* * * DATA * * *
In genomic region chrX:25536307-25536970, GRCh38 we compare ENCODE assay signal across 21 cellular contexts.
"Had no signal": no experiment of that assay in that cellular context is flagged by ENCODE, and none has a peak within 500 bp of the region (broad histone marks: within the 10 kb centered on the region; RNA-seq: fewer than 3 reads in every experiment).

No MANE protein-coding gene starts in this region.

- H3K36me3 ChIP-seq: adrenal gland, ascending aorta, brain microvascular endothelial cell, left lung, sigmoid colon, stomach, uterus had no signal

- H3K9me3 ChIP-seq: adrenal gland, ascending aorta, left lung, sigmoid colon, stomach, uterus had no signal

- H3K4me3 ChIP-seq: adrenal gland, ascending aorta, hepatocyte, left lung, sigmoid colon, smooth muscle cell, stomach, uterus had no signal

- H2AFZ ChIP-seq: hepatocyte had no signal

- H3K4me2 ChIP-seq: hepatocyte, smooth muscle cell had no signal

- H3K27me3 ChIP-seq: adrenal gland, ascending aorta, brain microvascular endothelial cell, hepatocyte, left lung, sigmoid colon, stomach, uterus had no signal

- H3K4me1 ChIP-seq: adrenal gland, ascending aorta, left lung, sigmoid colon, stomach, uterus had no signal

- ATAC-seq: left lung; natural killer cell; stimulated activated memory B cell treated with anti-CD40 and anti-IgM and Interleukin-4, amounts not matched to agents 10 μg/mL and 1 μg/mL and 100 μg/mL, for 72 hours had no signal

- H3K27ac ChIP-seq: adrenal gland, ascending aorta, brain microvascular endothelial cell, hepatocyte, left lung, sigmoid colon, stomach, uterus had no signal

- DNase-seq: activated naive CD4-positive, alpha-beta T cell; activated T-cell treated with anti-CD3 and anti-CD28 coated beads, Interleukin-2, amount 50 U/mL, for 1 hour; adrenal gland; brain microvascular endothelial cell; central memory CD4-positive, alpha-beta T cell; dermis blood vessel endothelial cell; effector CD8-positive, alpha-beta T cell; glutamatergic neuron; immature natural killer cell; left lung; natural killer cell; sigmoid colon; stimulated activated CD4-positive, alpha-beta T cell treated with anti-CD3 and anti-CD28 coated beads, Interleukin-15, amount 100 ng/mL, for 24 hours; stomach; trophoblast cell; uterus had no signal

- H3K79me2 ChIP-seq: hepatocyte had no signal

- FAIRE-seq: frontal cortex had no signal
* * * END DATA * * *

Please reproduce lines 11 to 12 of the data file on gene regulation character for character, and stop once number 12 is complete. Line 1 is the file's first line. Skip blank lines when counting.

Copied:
- ATAC-seq: left lung; natural killer cell; stimulated activated memory B cell treated with anti-CD40 and anti-IgM and Interleukin-4, amounts not matched to agents 10 μg/mL and 1 μg/mL and 100 μg/mL, for 72 hours had no signal

- H3K27ac ChIP-seq: adrenal gland, ascending aorta, brain microvascular endothelial cell, hepatocyte, left lung, sigmoid colon, stomach, uterus had no signal